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EDITORIAL article

Front. Mol. Neurosci., 23 March 2022 | https://doi.org/10.3389/fnmol.2022.883244

Editorial: Pathways and Processes Underpinning Axonal Biology and Pathobiology

  • 1Department of Biological Sciences, University of South Carolina, Columbia, SC, United States
  • 2Burke Neurological Institute, White Plains, NY, United States
  • 3Feil Family Brain & Mind Research Institute, Weill Cornell Medicine, New York, NY, United States
  • 4Department of Neuromuscular Diseases and UCL Queen Square Motor Neuron Disease Centre, UCL Queen Square Institute of Neurology, University College London, London, United Kingdom
  • 5UK Dementia Research Institute, University College London, London, United Kingdom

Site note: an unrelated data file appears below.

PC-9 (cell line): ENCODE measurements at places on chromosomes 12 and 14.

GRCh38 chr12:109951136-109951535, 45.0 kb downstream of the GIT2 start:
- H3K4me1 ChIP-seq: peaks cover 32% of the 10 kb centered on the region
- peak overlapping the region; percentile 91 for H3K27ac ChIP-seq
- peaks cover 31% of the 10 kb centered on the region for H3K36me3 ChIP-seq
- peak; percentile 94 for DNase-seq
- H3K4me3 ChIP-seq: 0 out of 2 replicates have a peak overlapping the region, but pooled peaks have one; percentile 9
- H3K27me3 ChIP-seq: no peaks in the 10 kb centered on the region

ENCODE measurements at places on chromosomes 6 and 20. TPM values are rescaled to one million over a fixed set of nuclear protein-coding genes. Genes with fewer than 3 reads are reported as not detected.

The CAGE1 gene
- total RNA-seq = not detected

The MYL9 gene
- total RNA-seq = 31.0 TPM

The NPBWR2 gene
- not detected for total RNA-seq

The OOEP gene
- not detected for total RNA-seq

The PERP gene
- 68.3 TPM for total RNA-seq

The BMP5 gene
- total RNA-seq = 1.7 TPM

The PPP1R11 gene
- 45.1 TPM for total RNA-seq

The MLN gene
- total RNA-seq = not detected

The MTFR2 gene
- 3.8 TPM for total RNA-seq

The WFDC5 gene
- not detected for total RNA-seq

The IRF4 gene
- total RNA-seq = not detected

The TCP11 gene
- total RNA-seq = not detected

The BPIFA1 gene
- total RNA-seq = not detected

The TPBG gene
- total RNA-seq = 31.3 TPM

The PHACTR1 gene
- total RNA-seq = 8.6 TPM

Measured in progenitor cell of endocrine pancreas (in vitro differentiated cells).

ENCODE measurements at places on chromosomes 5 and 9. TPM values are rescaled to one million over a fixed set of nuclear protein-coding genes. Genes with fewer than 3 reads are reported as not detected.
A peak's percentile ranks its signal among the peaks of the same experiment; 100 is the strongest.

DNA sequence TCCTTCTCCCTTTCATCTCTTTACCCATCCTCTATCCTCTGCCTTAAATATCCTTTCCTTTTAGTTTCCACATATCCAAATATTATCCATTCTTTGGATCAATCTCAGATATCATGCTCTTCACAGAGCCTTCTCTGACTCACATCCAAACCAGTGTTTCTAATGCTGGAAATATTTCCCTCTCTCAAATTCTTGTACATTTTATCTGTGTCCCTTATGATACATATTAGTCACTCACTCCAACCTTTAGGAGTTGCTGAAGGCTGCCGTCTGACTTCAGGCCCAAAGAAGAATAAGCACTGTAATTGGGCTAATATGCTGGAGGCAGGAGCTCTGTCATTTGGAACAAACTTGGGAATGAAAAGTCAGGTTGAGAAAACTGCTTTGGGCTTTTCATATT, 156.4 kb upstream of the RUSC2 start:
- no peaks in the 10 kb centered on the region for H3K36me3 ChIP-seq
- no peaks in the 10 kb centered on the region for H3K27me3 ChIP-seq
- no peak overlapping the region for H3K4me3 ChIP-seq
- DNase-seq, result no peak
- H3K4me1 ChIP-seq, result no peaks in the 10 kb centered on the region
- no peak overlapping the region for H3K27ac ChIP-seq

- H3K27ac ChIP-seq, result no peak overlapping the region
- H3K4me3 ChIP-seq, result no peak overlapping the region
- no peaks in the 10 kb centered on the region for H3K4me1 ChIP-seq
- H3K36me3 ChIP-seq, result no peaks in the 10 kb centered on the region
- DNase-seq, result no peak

Neurons are highly polarized cells with axons that can extend beyond a meter. Axons provide long-range connections between somas and target cells, permitting rapid electrical communication. Given these distances, axons require a continuous supply of organelles, mRNAs, and proteins. This is achieved through bi-directional cargo trafficking along microtubules by motor proteins in the process of axonal transport; however, in vivo axonal transport rates are well below 10 μm/s (Tosolini et al., 2021), thus additional mechanisms are required for distal axons to efficiently respond to environmental stimuli. Consequently, local translation of readily-available transcripts provides an important mechanism to overcome distance constraints and allow proteome modification (Dalla Costa et al., 2021). Nevertheless, these vital processes are not independent since mRNA must travel from the nucleus to translation sites. In fact, transport and translation are intricately linked through a process called “hitchhiking,” whereby mRNAs are co-transported with organelles through tethering of RNA-binding proteins (RBPs) for on-demand axonal translation (Vargas et al., 2022). Accordingly, disruption of transport or translation in axons can impair neurodevelopment and drive neurodegeneration (Costa and Willis, 2018; Sleigh et al., 2019). Nonetheless, despite recent developments in axon-specific methods (Farias et al., 2019; Surana et al., 2020), it is often unclear whether perturbations are a cause or consequence of neurodegeneration.